“To be more effective, start by taking a hard look at how you’re spending your time and your money.”
This week’s podcast is all about productivity— and we welcome special guest Ari Meisel!
Modern life is so busy that we all feel like we’re continually hustling yet still falling behind. We all want more resources and advantage, especially to know the secrets of how to use our minds better to become more productive.
A productivity expert, CEO and best-selling author who has built his career on teaching others how to work smarter—not harder—today’s guest Ari Meisel is here to tell us how we can all learn to be more effective in our daily lives and free up time for the more important things in life.
So many of us have been taught that being productive is all-important, but the truth is that we should be thinking about how we can be more effective—that is, learning how to do more with the resources we already have, rather than burning out trying to produce more. Innovation never comes from having too many resources—it comes from restricting your resources, thinking innovatively about effectiveness and asking yourself: what’s a better way to do this?
In today’s conversation, we talk about the difference between productivity and effectiveness, why the brain works better with constraints in place, why you should outsource your brain, and why you should take a hard look at how you are spending your time and money. If you love this episode, watch out for our upcoming second episode with Ari, where we’ll discuss the technology he uses to maintain his incredible levels of productivity.
- We don’t necessarily want you to be more productive, but more effective
- Productive: producing more—setting people up for the wrong goal.
- Effective: producing more with the right things
- Setting limits is one of the best ways to become more effective. True innovation will come from restricting time, money, and resources
- Idea capture is about getting things out of our heads, so we’re not wasting working memory on those ideas, which allows us to take advantage of good ideas and avoid filling up the brain with bad ideas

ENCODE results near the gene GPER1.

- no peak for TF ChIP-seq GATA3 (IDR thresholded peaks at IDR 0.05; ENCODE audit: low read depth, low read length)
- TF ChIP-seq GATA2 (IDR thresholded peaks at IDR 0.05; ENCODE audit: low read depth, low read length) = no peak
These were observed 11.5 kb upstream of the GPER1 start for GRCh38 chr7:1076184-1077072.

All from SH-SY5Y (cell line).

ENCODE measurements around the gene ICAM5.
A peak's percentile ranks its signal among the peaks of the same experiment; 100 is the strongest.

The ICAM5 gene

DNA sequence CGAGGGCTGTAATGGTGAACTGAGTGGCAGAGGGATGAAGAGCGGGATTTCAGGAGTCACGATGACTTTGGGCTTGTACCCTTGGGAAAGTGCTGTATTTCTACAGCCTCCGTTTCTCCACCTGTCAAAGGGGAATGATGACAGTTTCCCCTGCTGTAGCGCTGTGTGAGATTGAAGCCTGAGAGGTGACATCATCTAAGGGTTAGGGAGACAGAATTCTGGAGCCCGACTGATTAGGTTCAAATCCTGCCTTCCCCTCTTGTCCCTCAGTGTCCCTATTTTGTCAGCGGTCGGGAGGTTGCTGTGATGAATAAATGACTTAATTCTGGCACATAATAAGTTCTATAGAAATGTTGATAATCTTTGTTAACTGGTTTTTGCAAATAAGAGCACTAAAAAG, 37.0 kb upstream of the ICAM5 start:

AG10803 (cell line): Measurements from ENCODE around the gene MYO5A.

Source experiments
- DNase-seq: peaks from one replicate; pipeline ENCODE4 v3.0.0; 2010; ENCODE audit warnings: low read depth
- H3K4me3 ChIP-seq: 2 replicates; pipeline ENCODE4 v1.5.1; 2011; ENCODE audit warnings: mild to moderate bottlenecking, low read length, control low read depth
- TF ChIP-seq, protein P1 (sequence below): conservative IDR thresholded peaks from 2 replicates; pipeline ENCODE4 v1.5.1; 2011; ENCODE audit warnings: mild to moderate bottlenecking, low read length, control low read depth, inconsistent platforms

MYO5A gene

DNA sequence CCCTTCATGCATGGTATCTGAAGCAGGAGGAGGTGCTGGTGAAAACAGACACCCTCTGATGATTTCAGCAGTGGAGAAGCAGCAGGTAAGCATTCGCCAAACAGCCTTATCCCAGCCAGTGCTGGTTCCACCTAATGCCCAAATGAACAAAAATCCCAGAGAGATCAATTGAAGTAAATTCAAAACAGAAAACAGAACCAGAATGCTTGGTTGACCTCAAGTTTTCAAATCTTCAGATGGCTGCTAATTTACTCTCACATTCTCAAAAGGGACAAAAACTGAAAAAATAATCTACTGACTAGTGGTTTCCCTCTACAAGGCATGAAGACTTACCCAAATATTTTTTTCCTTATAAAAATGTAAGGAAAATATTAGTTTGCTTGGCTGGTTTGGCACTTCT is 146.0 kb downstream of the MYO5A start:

LIMIT YOUR RESOURCES
- Work expands to fill the time you log to complete it—if you only give yourself an hour to do it you’ll probably still get it done!
- Freedom paradox: entrepreneurs always want freedom, but the problem with that is that the brain doesn’t like freedom, it prefers constraints and limitations, and being forced to be more effective with what it already has
- It’s impossible to innovate with too many resources—e.g., the average American spends $173/week on food, so ask yourself what would I have to do if I were only to spend $100 a week? These type of questions force you to consider other options
- Book mentioned: Zero to One by Peter Thiel
OUTSOURCING YOUR BRAIN
- Ari never wants to be more than 20 seconds away from being able to get an idea out of his head, to free up space for other processes
- Free your mind so you can do deep work—and assign a different time and place to work on an idea, which is a different process from imagining the idea
- Ari uses Trello to organize his ideas
- To be more effective, take a hard look at how you’re spending your time, your money and imagine: what if I had a tenth of this? What do I need to use? How can I use what I have to maximum effectiveness?
Ari Meisel is a best-selling author, CEO, real estate developer, green building expert, and productivity expert—as well as being Jim’s productivity coach! Ari is a graduate of the University of Pennsylvania Wharton School of Business.
Several years ago Ari encountered and overcame severe personal roadblocks, and his journey to overcome them transformed his life. His discoveries about personal and professional productivity have improved the lives of thousands of individuals and businesses.
Ari is the author of the best-selling book Less Doing, and the founder of the innovative Less Doing System, which is the foundation of his company Less Doing, which offers individuals and enterprises road-tested methods to optimize, automate and outsource their operations. Through his consulting work, Ari aims to teach others how to work smarter—not harder.
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